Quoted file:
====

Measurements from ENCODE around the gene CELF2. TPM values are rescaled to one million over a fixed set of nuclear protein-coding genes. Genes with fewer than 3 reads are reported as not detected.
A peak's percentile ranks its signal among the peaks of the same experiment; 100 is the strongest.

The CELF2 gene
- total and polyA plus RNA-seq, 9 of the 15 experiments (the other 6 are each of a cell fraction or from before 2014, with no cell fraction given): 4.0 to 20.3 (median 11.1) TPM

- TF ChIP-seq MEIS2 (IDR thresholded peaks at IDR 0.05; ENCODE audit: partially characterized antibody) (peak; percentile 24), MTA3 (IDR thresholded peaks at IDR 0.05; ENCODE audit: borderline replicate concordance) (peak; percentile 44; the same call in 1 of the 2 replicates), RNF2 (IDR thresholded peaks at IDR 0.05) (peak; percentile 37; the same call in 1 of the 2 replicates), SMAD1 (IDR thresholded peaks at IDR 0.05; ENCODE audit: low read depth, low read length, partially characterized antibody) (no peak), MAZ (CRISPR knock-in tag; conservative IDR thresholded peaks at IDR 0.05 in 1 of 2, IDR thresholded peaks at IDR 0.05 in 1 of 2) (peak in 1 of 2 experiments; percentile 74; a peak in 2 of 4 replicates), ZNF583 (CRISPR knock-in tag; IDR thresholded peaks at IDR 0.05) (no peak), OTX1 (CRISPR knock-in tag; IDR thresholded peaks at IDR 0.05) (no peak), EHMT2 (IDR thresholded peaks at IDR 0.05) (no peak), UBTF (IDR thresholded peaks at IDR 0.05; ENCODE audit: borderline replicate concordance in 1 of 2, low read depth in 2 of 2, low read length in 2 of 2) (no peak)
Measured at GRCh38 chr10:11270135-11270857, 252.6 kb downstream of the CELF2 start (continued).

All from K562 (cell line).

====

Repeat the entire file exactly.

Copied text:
Measurements from ENCODE around the gene CELF2. TPM values are rescaled to one million over a fixed set of nuclear protein-coding genes. Genes with fewer than 3 reads are reported as not detected.
A peak's percentile ranks its signal among the peaks of the same experiment; 100 is the strongest.

The CELF2 gene
- total and polyA plus RNA-seq, 9 of the 15 experiments (the other 6 are each of a cell fraction or from before 2014, with no cell fraction given): 4.0 to 20.3 (median 11.1) TPM

- TF ChIP-seq MEIS2 (IDR thresholded peaks at IDR 0.05; ENCODE audit: partially characterized antibody) (peak; percentile 24), MTA3 (IDR thresholded peaks at IDR 0.05; ENCODE audit: borderline replicate concordance) (peak; percentile 44; the same call in 1 of the 2 replicates), RNF2 (IDR thresholded peaks at IDR 0.05) (peak; percentile 37; the same call in 1 of the 2 replicates), SMAD1 (IDR thresholded peaks at IDR 0.05; ENCODE audit: low read depth, low read length, partially characterized antibody) (no peak), MAZ (CRISPR knock-in tag; conservative IDR thresholded peaks at IDR 0.05 in 1 of 2, IDR thresholded peaks at IDR 0.05 in 1 of 2) (peak in 1 of 2 experiments; percentile 74; a peak in 2 of 4 replicates), ZNF583 (CRISPR knock-in tag; IDR thresholded peaks at IDR 0.05) (no peak), OTX1 (CRISPR knock-in tag; IDR thresholded peaks at IDR 0.05) (no peak), EHMT2 (IDR thresholded peaks at IDR 0.05) (no peak), UBTF (IDR thresholded peaks at IDR 0.05; ENCODE audit: borderline replicate concordance in 1 of 2, low read depth in 2 of 2, low read length in 2 of 2) (no peak)
Measured at GRCh38 chr10:11270135-11270857, 252.6 kb downstream of the CELF2 start (continued).

All from K562 (cell line).